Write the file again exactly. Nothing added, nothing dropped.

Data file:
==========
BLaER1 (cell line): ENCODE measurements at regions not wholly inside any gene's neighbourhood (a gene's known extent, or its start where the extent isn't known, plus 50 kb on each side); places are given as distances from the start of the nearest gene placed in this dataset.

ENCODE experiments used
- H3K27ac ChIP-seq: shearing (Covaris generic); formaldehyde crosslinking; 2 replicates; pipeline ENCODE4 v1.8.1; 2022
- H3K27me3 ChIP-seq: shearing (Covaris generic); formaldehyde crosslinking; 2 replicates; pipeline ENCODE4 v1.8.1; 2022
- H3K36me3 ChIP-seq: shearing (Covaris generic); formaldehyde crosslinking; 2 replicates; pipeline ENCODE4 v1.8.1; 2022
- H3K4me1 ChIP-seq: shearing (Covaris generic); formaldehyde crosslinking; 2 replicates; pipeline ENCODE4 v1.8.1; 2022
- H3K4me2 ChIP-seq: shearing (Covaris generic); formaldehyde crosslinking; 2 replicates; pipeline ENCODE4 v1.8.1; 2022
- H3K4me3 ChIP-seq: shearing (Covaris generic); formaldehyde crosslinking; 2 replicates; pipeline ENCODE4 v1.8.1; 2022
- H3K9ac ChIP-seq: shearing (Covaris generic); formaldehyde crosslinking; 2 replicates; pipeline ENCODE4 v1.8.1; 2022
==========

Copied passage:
BLaER1 (cell line): ENCODE measurements at regions not wholly inside any gene's neighbourhood (a gene's known extent, or its start where the extent isn't known, plus 50 kb on each side); places are given as distances from the start of the nearest gene placed in this dataset.

ENCODE experiments used
- H3K27ac ChIP-seq: shearing (Covaris generic); formaldehyde crosslinking; 2 replicates; pipeline ENCODE4 v1.8.1; 2022
- H3K27me3 ChIP-seq: shearing (Covaris generic); formaldehyde crosslinking; 2 replicates; pipeline ENCODE4 v1.8.1; 2022
- H3K36me3 ChIP-seq: shearing (Covaris generic); formaldehyde crosslinking; 2 replicates; pipeline ENCODE4 v1.8.1; 2022
- H3K4me1 ChIP-seq: shearing (Covaris generic); formaldehyde crosslinking; 2 replicates; pipeline ENCODE4 v1.8.1; 2022
- H3K4me2 ChIP-seq: shearing (Covaris generic); formaldehyde crosslinking; 2 replicates; pipeline ENCODE4 v1.8.1; 2022
- H3K4me3 ChIP-seq: shearing (Covaris generic); formaldehyde crosslinking; 2 replicates; pipeline ENCODE4 v1.8.1; 2022
- H3K9ac ChIP-seq: shearing (Covaris generic); formaldehyde crosslinking; 2 replicates; pipeline ENCODE4 v1.8.1; 2022